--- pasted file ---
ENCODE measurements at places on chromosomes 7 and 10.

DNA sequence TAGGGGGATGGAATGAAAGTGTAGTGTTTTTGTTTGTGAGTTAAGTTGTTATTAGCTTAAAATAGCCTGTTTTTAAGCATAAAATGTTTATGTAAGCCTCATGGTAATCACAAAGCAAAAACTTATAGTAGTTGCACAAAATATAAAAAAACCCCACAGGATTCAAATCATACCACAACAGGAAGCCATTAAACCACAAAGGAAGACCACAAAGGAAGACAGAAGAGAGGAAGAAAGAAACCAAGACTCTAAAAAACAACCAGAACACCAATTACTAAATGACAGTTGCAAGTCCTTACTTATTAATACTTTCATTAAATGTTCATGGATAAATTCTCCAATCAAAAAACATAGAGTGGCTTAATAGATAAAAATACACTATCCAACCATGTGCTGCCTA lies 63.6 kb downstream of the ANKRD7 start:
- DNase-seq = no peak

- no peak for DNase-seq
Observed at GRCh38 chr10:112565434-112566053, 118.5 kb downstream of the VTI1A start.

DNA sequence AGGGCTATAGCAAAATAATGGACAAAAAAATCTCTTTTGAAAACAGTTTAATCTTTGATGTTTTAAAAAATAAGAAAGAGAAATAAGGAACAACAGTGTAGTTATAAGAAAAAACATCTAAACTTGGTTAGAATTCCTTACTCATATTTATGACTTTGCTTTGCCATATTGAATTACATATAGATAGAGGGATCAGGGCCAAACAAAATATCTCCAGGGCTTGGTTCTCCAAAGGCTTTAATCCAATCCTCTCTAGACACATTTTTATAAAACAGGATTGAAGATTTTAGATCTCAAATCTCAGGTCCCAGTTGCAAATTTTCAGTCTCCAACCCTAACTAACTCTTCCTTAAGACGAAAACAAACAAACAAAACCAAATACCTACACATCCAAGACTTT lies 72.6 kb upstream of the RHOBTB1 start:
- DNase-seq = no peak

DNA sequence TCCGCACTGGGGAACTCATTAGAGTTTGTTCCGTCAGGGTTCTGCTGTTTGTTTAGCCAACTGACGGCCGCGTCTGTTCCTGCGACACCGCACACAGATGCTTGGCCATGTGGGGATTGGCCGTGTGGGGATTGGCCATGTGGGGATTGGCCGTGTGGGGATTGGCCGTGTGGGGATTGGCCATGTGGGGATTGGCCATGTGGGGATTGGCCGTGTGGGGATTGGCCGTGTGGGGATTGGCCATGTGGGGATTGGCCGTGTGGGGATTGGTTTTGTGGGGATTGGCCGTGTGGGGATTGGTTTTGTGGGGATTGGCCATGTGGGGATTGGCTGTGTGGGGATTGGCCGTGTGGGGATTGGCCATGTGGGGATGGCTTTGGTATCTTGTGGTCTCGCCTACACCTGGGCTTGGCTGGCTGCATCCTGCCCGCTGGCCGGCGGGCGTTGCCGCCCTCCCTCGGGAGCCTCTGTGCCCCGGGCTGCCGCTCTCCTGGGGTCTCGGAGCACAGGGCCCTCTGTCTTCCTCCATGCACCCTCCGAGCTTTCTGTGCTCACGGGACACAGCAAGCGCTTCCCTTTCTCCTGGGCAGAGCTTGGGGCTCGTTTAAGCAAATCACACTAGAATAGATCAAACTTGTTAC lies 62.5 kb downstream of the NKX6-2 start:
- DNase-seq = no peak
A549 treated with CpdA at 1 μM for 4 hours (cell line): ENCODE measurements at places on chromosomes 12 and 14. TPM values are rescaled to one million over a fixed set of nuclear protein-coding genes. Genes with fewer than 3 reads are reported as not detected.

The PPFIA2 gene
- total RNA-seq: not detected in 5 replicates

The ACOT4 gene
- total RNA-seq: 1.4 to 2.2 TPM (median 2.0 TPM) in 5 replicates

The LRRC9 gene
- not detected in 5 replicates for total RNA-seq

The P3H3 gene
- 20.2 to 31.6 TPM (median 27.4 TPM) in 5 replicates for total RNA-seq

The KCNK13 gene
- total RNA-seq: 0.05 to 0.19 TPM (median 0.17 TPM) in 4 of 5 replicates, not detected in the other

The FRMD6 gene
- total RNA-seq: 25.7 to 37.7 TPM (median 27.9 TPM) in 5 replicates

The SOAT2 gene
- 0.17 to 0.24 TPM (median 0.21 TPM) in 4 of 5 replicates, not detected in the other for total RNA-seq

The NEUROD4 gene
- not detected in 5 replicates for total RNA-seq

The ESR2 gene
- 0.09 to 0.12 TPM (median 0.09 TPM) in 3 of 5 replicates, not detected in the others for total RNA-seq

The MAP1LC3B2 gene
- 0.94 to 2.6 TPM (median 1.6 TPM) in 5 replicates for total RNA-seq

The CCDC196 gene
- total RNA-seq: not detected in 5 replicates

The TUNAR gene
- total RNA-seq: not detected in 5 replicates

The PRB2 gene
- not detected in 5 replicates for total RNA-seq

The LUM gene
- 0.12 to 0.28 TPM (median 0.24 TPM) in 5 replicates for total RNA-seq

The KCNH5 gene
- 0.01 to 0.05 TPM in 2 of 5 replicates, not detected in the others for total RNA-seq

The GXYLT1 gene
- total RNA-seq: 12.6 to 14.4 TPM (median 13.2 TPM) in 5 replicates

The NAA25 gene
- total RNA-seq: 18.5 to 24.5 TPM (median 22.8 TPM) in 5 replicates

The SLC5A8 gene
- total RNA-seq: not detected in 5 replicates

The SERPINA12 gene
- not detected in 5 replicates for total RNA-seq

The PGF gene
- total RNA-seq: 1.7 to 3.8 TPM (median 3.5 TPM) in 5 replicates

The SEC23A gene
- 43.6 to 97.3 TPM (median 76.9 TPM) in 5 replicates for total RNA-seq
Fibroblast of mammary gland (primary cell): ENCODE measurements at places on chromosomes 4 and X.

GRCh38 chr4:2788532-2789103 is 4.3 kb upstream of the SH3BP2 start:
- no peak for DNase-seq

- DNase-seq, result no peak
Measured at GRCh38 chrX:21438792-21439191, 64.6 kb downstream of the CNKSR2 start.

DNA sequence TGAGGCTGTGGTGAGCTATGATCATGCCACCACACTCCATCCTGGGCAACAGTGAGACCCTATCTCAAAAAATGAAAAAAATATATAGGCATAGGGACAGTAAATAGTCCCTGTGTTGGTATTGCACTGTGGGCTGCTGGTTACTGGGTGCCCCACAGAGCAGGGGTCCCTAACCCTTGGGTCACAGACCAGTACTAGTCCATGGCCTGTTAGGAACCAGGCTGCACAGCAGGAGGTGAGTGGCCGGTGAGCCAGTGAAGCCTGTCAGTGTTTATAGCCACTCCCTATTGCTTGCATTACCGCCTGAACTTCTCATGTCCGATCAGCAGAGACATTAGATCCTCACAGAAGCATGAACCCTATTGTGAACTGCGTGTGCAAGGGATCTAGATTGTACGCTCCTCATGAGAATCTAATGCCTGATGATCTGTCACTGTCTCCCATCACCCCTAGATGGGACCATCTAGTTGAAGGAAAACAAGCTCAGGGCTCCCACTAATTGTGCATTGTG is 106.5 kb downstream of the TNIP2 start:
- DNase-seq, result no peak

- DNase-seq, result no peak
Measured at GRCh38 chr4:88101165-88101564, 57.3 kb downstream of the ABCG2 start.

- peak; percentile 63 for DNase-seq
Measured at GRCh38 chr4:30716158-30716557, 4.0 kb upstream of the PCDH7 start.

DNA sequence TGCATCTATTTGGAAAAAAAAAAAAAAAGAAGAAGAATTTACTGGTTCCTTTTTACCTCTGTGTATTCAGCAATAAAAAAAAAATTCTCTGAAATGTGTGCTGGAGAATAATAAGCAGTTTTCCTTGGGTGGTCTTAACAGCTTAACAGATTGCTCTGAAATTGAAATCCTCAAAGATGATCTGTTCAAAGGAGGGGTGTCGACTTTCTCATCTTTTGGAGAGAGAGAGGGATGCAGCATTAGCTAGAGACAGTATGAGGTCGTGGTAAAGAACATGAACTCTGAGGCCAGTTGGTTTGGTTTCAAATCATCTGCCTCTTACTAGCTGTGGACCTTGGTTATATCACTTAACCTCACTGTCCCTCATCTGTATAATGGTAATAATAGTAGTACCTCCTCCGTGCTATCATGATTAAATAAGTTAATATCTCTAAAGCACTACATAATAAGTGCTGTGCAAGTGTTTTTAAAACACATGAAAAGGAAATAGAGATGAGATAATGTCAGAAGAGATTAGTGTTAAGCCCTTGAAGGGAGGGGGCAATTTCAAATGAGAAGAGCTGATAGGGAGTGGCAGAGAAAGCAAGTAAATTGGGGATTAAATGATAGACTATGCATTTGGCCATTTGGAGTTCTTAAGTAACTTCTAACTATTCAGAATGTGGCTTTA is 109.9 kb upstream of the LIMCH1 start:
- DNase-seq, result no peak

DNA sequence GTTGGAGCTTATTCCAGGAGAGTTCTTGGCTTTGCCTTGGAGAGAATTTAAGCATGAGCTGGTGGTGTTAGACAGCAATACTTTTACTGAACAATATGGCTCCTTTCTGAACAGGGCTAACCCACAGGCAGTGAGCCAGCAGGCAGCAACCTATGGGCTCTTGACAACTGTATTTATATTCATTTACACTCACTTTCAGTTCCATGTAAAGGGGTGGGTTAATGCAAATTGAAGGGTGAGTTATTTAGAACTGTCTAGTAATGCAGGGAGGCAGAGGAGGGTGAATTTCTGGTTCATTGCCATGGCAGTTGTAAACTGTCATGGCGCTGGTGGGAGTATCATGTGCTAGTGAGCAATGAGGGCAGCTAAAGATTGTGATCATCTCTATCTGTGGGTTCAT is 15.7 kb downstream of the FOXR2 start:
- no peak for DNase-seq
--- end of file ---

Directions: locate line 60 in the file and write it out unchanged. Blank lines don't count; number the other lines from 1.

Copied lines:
- DNase-seq, result no peak